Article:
The mainstream media’s sports pages, magazines, TV, radio shows and websites will be overstuffed this week with stories about this coming Sunday’s Super Bowl, or just about anything which tangentially touches on any particle of that spectacle. The winning team, or at least its fancy-pants owner, will be presented with the Vince Lombardi Trophy, named after the legendary football coach of yore. Yet all the Seahawks’ horses and all the Steelers’ men will fail to reveal a truth which you can only find on this online oasis of boxing journalism: Vince Lombardi was wrong, and his main thesis has been time and again disproved by a guy way too small even to return kickoffs, a five foot, seven and one-half inch welterweight named Arturo Gatti.
The slogan “Winning isn't everything; it's the only thing” was likely not first used by Lombardi, but it has remained closely associated with him. According to the Wikipedia, the free encyclopedia (http://en.wikipedia.org/wiki/Vince_Lombardi), Lombardi used it numerous times “as early as 1959 in his opening talk on the first day of the Packers' training camp.” Although he later tried to soften his stance somewhat by stating “Winning is not everything – but making the effort to win is,” the entry goes on, the ethic of placing winning above all else remains a nasty credo in American sports.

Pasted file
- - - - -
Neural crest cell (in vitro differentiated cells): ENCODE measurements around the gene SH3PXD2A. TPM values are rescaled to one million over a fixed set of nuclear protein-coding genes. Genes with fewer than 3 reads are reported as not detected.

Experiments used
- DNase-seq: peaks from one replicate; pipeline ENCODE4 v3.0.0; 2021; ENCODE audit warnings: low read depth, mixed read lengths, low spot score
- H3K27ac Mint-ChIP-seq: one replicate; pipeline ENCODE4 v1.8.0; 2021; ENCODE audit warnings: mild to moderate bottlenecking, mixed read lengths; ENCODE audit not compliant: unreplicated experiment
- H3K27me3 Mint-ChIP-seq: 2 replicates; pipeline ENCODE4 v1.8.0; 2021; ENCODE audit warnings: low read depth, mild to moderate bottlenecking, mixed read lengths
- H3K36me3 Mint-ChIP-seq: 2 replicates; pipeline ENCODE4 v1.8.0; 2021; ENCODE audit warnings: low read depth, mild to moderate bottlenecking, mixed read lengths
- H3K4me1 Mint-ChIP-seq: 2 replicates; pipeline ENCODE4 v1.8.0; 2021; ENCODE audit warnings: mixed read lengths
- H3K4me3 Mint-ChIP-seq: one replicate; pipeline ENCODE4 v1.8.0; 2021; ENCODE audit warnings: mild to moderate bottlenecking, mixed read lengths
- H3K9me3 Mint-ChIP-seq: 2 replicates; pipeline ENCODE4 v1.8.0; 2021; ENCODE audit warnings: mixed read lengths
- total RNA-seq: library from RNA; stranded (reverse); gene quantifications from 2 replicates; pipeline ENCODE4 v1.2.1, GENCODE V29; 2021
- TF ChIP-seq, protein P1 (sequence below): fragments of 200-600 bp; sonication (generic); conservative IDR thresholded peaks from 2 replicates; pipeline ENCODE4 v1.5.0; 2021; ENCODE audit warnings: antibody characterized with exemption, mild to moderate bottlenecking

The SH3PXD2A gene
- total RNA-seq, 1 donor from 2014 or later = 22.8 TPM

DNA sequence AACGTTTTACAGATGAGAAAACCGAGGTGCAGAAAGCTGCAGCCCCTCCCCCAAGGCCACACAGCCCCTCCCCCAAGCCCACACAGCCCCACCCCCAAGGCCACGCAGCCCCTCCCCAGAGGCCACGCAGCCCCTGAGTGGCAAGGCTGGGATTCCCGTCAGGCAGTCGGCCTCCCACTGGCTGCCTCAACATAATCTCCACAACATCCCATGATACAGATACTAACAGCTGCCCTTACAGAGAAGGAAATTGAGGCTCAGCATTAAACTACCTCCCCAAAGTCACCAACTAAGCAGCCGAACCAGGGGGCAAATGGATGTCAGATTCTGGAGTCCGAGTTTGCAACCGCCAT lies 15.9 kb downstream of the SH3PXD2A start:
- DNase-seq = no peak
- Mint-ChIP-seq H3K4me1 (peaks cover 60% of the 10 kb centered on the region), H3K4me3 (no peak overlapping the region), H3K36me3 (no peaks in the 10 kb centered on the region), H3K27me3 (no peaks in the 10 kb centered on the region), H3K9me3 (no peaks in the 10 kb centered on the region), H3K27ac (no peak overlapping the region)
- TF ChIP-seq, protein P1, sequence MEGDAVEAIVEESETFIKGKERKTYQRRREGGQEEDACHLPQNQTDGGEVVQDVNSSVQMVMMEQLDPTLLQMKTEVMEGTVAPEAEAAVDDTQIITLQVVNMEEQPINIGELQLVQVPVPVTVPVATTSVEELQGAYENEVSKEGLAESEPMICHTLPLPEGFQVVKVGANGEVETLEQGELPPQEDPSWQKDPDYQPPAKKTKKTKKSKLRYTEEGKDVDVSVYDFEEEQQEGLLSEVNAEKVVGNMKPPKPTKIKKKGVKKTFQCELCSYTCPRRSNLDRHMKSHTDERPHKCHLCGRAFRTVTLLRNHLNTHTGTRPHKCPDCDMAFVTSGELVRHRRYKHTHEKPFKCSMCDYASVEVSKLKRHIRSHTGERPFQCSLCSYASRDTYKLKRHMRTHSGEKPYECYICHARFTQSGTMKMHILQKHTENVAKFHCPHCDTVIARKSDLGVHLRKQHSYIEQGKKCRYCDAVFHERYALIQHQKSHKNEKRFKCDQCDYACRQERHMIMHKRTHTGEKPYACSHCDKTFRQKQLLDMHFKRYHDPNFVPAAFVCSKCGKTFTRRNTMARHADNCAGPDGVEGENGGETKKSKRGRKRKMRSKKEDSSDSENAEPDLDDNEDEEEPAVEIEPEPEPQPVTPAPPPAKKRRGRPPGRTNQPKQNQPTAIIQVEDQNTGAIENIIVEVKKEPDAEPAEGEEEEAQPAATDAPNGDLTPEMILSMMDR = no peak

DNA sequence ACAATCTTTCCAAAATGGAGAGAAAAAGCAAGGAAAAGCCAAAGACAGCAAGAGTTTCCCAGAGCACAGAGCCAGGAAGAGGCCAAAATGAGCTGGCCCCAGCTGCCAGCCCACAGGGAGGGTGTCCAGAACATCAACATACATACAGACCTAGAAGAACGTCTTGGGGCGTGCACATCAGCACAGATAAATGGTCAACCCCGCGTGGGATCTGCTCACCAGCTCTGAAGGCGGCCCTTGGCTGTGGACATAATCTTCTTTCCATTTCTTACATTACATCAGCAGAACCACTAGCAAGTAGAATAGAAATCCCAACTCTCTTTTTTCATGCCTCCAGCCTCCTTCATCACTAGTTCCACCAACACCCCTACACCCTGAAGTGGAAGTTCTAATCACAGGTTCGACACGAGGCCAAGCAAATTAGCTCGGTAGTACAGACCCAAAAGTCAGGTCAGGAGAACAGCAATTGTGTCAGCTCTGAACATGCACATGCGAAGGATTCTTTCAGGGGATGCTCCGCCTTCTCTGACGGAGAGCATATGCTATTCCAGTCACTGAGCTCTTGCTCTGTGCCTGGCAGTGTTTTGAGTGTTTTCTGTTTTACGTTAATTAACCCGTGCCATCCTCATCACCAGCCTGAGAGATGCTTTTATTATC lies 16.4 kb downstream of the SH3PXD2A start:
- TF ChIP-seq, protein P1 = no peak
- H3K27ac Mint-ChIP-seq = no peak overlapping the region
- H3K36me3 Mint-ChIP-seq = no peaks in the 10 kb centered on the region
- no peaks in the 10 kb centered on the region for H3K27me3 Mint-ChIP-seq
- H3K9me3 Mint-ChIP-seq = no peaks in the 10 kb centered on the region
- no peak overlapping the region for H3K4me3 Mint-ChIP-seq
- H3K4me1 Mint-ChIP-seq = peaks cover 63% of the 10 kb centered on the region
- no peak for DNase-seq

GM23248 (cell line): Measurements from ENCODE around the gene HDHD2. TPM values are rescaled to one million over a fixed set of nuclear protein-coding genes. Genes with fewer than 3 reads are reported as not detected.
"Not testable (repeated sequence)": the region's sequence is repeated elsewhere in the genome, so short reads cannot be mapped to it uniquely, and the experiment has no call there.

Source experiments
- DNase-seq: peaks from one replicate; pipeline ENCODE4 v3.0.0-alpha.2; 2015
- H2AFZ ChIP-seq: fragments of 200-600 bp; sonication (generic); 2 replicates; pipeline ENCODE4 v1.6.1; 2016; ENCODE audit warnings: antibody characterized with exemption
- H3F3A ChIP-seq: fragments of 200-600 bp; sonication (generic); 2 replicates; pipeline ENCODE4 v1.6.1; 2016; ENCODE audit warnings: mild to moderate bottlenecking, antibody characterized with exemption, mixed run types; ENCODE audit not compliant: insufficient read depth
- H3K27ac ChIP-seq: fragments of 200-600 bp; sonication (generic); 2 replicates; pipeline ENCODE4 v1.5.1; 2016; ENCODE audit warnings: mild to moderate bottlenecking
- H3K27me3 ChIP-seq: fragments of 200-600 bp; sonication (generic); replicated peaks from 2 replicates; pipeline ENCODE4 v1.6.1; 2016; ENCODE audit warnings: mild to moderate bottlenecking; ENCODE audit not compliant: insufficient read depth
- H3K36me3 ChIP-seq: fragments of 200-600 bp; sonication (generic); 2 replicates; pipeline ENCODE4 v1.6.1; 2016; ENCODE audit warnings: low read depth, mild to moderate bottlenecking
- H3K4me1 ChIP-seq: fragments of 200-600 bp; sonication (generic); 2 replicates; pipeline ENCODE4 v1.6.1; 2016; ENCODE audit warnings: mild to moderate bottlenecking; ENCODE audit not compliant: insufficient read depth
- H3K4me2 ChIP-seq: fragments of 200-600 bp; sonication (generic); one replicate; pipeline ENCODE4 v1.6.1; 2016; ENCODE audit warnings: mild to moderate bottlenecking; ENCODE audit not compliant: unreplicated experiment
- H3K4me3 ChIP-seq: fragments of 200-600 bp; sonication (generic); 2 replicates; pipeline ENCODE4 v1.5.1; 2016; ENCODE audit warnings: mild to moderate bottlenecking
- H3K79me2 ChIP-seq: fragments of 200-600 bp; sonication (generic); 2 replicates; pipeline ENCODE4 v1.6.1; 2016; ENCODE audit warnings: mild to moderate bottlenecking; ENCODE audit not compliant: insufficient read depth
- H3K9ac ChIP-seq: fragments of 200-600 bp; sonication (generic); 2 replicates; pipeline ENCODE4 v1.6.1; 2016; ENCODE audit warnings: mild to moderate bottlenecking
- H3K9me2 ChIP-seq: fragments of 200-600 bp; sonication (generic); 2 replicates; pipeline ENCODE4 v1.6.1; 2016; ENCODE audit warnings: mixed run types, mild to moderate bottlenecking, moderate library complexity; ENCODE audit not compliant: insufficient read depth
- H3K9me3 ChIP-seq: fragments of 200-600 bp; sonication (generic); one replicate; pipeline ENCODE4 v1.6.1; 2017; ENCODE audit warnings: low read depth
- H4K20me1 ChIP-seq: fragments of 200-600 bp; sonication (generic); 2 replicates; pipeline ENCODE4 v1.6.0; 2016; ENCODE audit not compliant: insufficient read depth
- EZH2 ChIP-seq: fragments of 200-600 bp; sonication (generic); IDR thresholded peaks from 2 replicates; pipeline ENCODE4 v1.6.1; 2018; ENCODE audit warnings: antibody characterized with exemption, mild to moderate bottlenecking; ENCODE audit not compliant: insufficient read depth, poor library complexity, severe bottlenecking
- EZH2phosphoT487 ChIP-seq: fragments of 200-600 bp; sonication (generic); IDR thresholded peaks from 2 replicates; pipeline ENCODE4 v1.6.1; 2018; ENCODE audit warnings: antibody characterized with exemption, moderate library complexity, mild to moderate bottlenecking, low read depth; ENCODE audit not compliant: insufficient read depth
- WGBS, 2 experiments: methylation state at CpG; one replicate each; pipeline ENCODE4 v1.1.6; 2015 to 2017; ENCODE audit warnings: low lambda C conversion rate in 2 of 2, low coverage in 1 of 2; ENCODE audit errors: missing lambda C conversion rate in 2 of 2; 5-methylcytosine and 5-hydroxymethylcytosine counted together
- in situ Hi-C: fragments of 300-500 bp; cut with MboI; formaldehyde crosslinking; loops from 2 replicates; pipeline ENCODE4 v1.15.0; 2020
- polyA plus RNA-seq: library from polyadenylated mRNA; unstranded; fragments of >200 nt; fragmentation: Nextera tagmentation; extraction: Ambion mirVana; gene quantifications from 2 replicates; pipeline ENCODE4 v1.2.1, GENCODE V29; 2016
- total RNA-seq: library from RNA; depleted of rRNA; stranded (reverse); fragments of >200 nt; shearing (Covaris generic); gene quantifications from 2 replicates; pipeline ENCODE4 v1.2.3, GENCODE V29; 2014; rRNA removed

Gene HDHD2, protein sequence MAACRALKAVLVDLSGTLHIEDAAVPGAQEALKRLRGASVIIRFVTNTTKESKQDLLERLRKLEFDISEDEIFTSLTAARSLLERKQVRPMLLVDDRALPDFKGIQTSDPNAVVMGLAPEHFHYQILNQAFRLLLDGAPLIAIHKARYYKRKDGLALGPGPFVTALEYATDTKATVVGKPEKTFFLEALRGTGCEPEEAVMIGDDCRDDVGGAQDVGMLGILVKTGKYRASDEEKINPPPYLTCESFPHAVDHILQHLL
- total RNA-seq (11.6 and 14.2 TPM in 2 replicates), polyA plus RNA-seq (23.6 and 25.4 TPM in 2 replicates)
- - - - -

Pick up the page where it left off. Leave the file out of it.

While Arturo Gatti certainly tries more than most to win every fight, he has failed seven times in his 47 professional appearances, not a small number for such an immensely popular fighter with an HBO contract. In 1998, he lost three in a row at lightweight, once to Angel Manfredy and twice to Ivan Robinson, good fighters who nonetheless never gained the prominence Gatti did. He moved up to welterweight and in 2001 got pummeled by Oscar De La Hoya. Returning to junior welterweight, he began his classic trilogy with another fighter regarded as less talented than him, Micky Ward, with a loss, followed by two victories. These gladiatorial-level battles cemented his popularity, as he headlined show after sold-out show at Atlantic City’s Boardwalk Hall.
Gatti went into his June 2005 fight with unbeaten Floyd Mayweather Jr. an underdog. Mayweather punished him for six rounds, after which the bout was stopped. Still his fans adored him.